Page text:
Tommy, who requested that we not use his last name, told ABC News that two members of DSA were injured during the incident when 20-year-old James Alex Fields Jr. of Ohio drove his car into a crowd of counter-protesters in Charlottesville, Virginia, according to authorities.

The incident took place following a white nationalist rally earlier in the day in the college city.

Of the 19 patients from the car incident Saturday that were transported to UVA Medical Center, 10 are in good condition and nine have been discharged, Angela Taylor with UVA Health Systems said on Sunday afternoon. She added that the hospital has treated additional patients related to Saturday’s events, but the facility does not have an exact number of patients.

Fields was charged with second-degree murder following the incident.

Heather Heyer, 32, was killed while marching in the same group as Tommy and other DSA members. DSA could not confirm whether or not she was in fact a member of their organization, or belonged to another group that was marching with DSA at the time.

A GoFundMe page for Heyer's memorial that was backed by DSA has raised over $80,000 in just 11 hours.

Tommy said that he is "still processing" Saturday’s events, but said that when he saw rallies and marches of solidarity begin to spring up across the country, it brightened his spirits.

"My sister was almost killed by that driver," Tommy said. "Speaking for our little chapter in DSA, when we see [marches and rallies] springing up across the country, it just means so much that so many people are willing to stand with us--and also fight with us."


On Saturday night, emotional gatherings were held from Oakland to New Orleans and New York, where attendees pledged solidarity with those who were attacked, and spoke out against the white supremacist rally that took place in Charlottesville.

More events are planned on Sunday in cities like Washington DC, Charlotte, Chicago, and Denver, among others.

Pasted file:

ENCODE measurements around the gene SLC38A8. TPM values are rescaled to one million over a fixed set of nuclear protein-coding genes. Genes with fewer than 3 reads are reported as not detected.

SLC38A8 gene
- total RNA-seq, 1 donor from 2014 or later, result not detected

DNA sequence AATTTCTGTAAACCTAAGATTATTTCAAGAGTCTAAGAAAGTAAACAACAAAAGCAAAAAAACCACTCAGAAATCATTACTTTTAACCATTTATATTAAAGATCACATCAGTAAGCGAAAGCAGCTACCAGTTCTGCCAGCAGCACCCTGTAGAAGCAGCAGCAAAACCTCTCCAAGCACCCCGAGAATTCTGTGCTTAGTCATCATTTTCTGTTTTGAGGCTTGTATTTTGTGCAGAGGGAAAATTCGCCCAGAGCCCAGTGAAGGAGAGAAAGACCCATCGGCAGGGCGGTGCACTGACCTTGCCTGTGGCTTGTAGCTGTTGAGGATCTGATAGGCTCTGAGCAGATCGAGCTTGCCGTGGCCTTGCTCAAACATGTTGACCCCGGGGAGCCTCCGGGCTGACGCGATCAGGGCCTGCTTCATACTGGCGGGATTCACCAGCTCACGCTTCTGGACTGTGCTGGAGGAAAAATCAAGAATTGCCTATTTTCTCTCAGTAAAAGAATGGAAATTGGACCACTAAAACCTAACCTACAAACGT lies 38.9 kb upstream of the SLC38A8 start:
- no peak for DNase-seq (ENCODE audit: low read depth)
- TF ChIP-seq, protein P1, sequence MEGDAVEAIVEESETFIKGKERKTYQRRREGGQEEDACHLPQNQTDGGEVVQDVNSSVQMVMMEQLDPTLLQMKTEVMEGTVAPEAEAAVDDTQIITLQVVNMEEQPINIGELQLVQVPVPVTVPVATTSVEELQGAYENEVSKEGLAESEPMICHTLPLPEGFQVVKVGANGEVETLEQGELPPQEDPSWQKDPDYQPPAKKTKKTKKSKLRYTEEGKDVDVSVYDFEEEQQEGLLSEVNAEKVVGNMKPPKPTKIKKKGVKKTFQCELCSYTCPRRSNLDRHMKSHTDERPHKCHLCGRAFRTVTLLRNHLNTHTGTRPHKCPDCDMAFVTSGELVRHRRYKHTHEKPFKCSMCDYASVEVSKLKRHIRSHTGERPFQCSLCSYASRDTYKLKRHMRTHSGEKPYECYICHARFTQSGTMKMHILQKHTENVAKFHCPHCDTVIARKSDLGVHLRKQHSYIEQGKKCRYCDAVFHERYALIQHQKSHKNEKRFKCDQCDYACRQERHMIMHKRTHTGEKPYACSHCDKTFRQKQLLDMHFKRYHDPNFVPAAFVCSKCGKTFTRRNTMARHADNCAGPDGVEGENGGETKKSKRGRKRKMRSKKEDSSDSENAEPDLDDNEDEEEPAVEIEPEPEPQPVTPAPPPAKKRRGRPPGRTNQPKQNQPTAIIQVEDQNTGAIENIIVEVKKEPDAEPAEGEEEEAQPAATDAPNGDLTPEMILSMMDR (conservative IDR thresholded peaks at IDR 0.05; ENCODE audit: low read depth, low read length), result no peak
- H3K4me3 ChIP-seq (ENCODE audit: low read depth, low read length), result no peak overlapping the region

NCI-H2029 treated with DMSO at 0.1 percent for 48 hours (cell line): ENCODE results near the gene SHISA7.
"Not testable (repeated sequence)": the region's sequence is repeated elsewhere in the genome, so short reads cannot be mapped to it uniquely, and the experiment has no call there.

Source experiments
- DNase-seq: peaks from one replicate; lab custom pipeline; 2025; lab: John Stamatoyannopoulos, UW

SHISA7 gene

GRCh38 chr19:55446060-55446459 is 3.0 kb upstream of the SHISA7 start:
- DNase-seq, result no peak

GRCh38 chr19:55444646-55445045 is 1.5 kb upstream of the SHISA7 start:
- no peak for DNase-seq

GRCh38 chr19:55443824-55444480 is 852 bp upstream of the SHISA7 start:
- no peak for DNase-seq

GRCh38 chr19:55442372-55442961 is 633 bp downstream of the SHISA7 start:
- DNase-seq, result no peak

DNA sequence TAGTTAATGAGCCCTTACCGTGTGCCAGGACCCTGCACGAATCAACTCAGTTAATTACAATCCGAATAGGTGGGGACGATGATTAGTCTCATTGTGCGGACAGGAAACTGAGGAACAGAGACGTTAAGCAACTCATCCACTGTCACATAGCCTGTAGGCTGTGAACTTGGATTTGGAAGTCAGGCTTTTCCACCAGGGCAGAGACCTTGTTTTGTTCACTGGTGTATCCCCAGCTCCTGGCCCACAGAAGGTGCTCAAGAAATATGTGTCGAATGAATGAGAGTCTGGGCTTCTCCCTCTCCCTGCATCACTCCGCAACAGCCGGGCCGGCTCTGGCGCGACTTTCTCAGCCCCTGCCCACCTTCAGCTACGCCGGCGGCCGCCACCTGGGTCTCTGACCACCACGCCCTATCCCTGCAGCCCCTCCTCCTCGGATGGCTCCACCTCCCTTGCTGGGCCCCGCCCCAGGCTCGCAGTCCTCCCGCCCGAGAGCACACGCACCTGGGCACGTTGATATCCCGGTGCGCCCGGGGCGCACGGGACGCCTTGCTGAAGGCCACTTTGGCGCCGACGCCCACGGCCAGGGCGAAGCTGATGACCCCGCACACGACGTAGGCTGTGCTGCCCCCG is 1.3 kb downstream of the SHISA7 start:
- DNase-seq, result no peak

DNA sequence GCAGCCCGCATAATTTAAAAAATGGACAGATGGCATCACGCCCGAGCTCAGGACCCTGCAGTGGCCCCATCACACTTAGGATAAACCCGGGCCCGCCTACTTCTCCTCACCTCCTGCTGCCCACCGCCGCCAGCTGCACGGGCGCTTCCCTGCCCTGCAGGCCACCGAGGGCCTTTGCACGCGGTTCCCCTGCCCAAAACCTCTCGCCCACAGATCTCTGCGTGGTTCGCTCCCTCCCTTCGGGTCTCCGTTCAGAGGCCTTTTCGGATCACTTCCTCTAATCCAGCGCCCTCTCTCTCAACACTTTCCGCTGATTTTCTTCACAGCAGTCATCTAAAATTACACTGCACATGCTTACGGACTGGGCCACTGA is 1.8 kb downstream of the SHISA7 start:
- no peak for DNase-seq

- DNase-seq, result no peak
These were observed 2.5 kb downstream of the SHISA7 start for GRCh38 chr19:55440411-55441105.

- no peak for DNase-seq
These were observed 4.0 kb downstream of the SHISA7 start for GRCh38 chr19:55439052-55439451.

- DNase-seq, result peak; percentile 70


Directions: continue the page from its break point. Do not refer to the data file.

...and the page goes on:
Some of the groups are planned by DSA, like a solidarity rally taking place in Manhattan's Union Square Sunday afternoon, while others are hosted by the group that created the Women's March, and others are being planned by a confluence of activist organizations that are acting in unity.

A memorial has also been set up at the site of where the attack took place in Charlottesville.
Beyond the incident involving Fields, clashes took place from Friday night until Saturday afternoon between white nationalists, counter-protesters, and police in the college town. Images of the clashes, and of white men holding Nazi flags, and giving the Nazi salute, were replayed on social media and on cable news, drawing shock from many.

Tommy said that as a Latino man living in the South, the images of swastikas did not surprise or shock him.

"I hate to break it to people who might not know it, but this kind of hate has always been in America," Tommy said.

He said that beyond the rallies and vigils, the best way to offer support to those who were affected by Saturday's violence was to organize against "the insidious threat of white supremacy."

"Yesterday was the both the happiest and most terrifying day of my life," Tommy said, referring to the comradeship he felt prior to the attack taking place. "If people want to know how to help the people in the south who are dealing with in a very visceral way, they should work in their own communities--organize locally."

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Charlottesville victim always defended what she believed in, mother says

Facebook(CHARLOTTESVILLE, Va.) -- The mother of the 32-year-old woman who died after a car rammed into a crowd that was marching in Charlottesville, Virginia, on Saturday said her daughter was always defended her beliefs.

"Heather was a very passionate person," Susan Bro, the mother of victim Heather Heyer, told ABC News. "She had very strong beliefs, and even as a small child, she was fierce about defending her beliefs."

"She didn’t do it in a way so much of arguing, as a way so much of saying, 'Tell me why.' 'Tell me why I can't do this' or 'Tell me why you believe that.'" Bro said of Heyer, who worked as a paralegal.

"At times as a small child, that would be maddening, but I encouraged that in her, to be a strong independent person and to stand up for what she believed in," said the mother. "She always believed in treating people fairly."

Heyer's stepfather, Kim Bro, echoed the young woman's mother.

"She was believing in what she was doing, he said.

Bro said she is numb over the loss of her daughter. She added that she is also conscious that she is not the only person who lost a child in Saturday's violence.

James Alex Fields Jr., a 20-year-old Ohio man, has been arrested in connection with the incident Saturday that, in addition to killing Heyer, sent 19 people to the hospital.

"I've not only lost a daughter; his mother has lost her son," Bro said of the mother of the suspect. "She will never have her son back in the way that he was."

"Heather's life was not about hate," her mother added, "and this young man who ran my daughter down mistakenly believed that hate would change the world, and it doesn't."

"Hate harms people, and I don't want more hate brought by my daughter's death," she said. "I want peace that she would want. I want change. I want equality. I want fairness, and I want it done peacefully."